Ask A Vet: Important–Can My Cat Catch My Flu?

| Published on December 15, 2015


Flu is scary. Bird flu, dog flu and human flu have all made the headlines. In order to be true influenza, the causative virus must be a member of the family Orthomyxoviridae. The members of this family and the genera, Influenza, must adhere to classification guidelines, so not just any virus is “flu”.

What people usually are referring to when they say “cat flu” is not an influenza infection at all. It is a colloquial term for the upper respiratory complex common among cats. This complex is found in significant percent of both sick and seemingly healthy cats in a variety of settings. 1 Although common in cats and requiring veterinary help, it is not caused by influenza virus and is usually not a cross species issue.

Influenza viruses can cause infection across different species and it is the most disturbing feature of this group of viruses. Humans have died from complications associated with influenza viruses and the topic has become a hot button for human health agencies worldwide. According to the CDC, H5N1 strain has been responsible for the most serious human cases worldwide.

It is very important that cat owners know the distinction between the so called “cat flu” and true infection with a strain of influenza. To be a true “flu”, the disease must be a result of infection with an influenza virus. Although cats have shown susceptibility to some influenza viruses, studies have shown little evidence of infection in house cats. 2

Limited cases have been reported of infection of house cats by H1N1 strain (swine flu) and the cats were reported severely affected and eventually died. 3 Cats seem to be able to be infected by H5N1 also and studies suggest a greater virulence for cats than dogs. 4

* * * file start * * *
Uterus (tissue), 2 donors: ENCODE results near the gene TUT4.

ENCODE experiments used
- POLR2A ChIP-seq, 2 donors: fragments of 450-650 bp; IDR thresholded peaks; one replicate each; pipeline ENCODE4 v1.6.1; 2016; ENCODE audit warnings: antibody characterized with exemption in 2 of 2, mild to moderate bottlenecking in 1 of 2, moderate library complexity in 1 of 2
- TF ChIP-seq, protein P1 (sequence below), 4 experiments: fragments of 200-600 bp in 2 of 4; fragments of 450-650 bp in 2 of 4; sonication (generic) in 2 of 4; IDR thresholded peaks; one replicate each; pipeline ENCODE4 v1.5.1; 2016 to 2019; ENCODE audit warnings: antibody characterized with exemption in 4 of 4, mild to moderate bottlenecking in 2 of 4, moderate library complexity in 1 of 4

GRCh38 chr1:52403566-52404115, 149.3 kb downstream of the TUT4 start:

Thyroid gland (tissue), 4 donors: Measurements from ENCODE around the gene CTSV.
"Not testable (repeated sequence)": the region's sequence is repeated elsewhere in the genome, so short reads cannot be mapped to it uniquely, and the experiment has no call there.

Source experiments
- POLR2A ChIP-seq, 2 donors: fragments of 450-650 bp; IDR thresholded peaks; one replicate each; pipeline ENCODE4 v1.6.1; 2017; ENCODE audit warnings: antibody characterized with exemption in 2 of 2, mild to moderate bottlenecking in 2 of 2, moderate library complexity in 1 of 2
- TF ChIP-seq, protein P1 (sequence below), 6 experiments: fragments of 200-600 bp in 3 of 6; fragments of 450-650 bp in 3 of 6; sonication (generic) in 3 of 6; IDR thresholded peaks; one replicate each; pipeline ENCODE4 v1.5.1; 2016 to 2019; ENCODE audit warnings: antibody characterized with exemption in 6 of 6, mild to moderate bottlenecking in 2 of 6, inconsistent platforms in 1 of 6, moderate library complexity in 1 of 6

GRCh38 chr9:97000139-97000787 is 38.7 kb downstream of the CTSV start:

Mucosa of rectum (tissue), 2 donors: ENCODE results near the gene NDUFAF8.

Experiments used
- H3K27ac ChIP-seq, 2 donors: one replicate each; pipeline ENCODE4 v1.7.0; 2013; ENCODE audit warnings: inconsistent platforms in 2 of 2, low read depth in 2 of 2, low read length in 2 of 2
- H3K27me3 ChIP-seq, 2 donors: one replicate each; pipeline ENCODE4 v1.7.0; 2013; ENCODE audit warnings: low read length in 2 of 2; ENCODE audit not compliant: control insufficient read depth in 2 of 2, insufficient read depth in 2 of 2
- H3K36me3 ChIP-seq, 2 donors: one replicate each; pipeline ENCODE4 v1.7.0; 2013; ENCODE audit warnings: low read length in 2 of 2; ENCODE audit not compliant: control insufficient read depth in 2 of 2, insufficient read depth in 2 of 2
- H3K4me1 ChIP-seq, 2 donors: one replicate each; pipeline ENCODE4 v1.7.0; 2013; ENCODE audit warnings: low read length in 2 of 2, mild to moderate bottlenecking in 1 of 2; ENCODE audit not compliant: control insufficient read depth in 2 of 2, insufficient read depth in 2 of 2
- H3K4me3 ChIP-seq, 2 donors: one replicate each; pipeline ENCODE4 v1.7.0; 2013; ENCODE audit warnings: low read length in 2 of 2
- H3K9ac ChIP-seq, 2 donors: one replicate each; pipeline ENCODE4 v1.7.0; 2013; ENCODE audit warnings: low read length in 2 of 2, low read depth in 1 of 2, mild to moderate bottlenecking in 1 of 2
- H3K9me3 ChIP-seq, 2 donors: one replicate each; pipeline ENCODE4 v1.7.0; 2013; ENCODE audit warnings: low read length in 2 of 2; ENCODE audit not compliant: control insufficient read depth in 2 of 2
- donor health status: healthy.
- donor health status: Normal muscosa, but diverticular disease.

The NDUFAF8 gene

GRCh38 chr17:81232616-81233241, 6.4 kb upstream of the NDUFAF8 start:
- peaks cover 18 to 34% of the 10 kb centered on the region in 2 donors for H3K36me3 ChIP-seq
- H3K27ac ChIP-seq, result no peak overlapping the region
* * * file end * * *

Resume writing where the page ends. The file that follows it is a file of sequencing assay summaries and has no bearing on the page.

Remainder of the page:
Important points:

  • If your cat is acting ill and seems to have a cold or flu, it is not as likely to be influenza as the more common Feline Respiratory Complex.
  • If your cat is exposed to an actual influenza virus, she might become more ill than your dog would.
  • There is no vaccine for influenza approved for use in cats, but many of the pathogens involved in Feline Respiratory Complex can be effectively vaccinated for.

Any cat showing signs of respiratory congestion, coughing, sneezing, decreased appetite and lethargy should be seen by a veterinarian as soon as possible. All healthy cats should be vaccinated for the causes of feline respiratory complex as directed by your veterinarian. If you have the flu, follow the usual guidelines to avoid spread, just in case. Wash your hands frequently, carefully dispose of soiled tissues and cover your mouth and nose when you cough or sneeze.

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  1. Vet J. 2014 Aug;201(2):196-201. doi: 10.1016/j.tvjl.2014.05.015. Epub 2014 May 15.Prevalence of upper respiratory pathogens in four management models for unowned cats in the Southeast United States.McManus CM1, Levy JK2, Andersen LA1, McGorray SP3, Leutenegger CM4, Gray LK1, Hilligas J1, Tucker SJ1.
  2. Microb Pathog. 2015 May;82:27-30. doi: 10.1016/j.micpath.2015.03.003. Epub 2015 Mar 6. Sparse serological evidence of H5N1 avian influenza virus infections in domestic cats, northeastern China.Sun L1, Zhou P2, He S3, Luo Y2, Jia K2, Fu C2, Sun Y2, He H2, Tu L2, Ning Z2, Yuan Z2, Wang H2, Li S2, Yuan L4.
  3. J Vet Emerg Crit Care (San Antonio). 2014 Nov-Dec;24(6):715-23. doi: 10.1111/vec.12179. Epub 2014 Apr 8.Acute bronchointerstitial pneumonia in two indoor cats exposed to the H1N1 influenza virus.Pigott AM1, Haak CE, Breshears MA, Linklater AK.
  4. Arch Virol. 2015 Jan;160(1):305-13. doi: 10.1007/s00705-014-2284-z. Epub 2014 Nov 22.Greater virulence of highly pathogenic H5N1 influenza virus in cats than in dogs.Kim HM1, Park EH, Yum J, Kim HS, Seo SH.


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